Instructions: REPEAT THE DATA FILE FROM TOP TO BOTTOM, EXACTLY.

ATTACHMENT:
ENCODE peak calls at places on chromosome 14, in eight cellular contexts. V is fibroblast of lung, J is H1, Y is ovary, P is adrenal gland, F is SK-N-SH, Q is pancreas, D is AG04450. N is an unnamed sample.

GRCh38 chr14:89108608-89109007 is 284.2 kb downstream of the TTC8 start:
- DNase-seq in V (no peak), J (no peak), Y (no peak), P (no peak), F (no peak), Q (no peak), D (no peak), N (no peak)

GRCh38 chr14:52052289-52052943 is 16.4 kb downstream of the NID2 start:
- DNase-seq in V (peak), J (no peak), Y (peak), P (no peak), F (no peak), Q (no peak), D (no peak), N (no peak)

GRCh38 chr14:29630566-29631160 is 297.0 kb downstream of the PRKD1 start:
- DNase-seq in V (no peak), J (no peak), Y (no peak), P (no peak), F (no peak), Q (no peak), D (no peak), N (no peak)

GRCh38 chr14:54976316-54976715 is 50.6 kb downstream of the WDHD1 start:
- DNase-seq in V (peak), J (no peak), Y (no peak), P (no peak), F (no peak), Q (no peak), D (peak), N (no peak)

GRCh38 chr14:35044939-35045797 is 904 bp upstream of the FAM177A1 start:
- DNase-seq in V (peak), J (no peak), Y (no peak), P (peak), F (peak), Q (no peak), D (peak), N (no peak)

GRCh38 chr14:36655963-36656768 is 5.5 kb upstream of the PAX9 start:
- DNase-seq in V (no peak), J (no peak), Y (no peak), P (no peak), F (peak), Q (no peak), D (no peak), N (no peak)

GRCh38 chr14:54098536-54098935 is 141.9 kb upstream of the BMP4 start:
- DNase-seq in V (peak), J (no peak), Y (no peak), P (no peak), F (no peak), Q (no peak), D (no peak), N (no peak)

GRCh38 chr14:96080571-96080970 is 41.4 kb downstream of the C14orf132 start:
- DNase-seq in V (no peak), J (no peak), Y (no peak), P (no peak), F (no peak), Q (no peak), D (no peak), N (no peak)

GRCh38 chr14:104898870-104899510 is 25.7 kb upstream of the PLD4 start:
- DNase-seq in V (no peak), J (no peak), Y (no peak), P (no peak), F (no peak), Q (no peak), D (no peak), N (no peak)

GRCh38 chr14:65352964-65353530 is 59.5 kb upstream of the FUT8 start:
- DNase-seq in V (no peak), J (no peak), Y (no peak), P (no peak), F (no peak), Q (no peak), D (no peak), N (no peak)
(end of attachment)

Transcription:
ENCODE peak calls at places on chromosome 14, in eight cellular contexts. V is fibroblast of lung, J is H1, Y is ovary, P is adrenal gland, F is SK-N-SH, Q is pancreas, D is AG04450. N is an unnamed sample.

GRCh38 chr14:89108608-89109007 is 284.2 kb downstream of the TTC8 start:
- DNase-seq in V (no peak), J (no peak), Y (no peak), P (no peak), F (no peak), Q (no peak), D (no peak), N (no peak)

GRCh38 chr14:52052289-52052943 is 16.4 kb downstream of the NID2 start:
- DNase-seq in V (peak), J (no peak), Y (peak), P (no peak), F (no peak), Q (no peak), D (no peak), N (no peak)

GRCh38 chr14:29630566-29631160 is 297.0 kb downstream of the PRKD1 start:
- DNase-seq in V (no peak), J (no peak), Y (no peak), P (no peak), F (no peak), Q (no peak), D (no peak), N (no peak)

GRCh38 chr14:54976316-54976715 is 50.6 kb downstream of the WDHD1 start:
- DNase-seq in V (peak), J (no peak), Y (no peak), P (no peak), F (no peak), Q (no peak), D (peak), N (no peak)

GRCh38 chr14:35044939-35045797 is 904 bp upstream of the FAM177A1 start:
- DNase-seq in V (peak), J (no peak), Y (no peak), P (peak), F (peak), Q (no peak), D (peak), N (no peak)

GRCh38 chr14:36655963-36656768 is 5.5 kb upstream of the PAX9 start:
- DNase-seq in V (no peak), J (no peak), Y (no peak), P (no peak), F (peak), Q (no peak), D (no peak), N (no peak)

GRCh38 chr14:54098536-54098935 is 141.9 kb upstream of the BMP4 start:
- DNase-seq in V (peak), J (no peak), Y (no peak), P (no peak), F (no peak), Q (no peak), D (no peak), N (no peak)

GRCh38 chr14:96080571-96080970 is 41.4 kb downstream of the C14orf132 start:
- DNase-seq in V (no peak), J (no peak), Y (no peak), P (no peak), F (no peak), Q (no peak), D (no peak), N (no peak)

GRCh38 chr14:104898870-104899510 is 25.7 kb upstream of the PLD4 start:
- DNase-seq in V (no peak), J (no peak), Y (no peak), P (no peak), F (no peak), Q (no peak), D (no peak), N (no peak)

GRCh38 chr14:65352964-65353530 is 59.5 kb upstream of the FUT8 start:
- DNase-seq in V (no peak), J (no peak), Y (no peak), P (no peak), F (no peak), Q (no peak), D (no peak), N (no peak)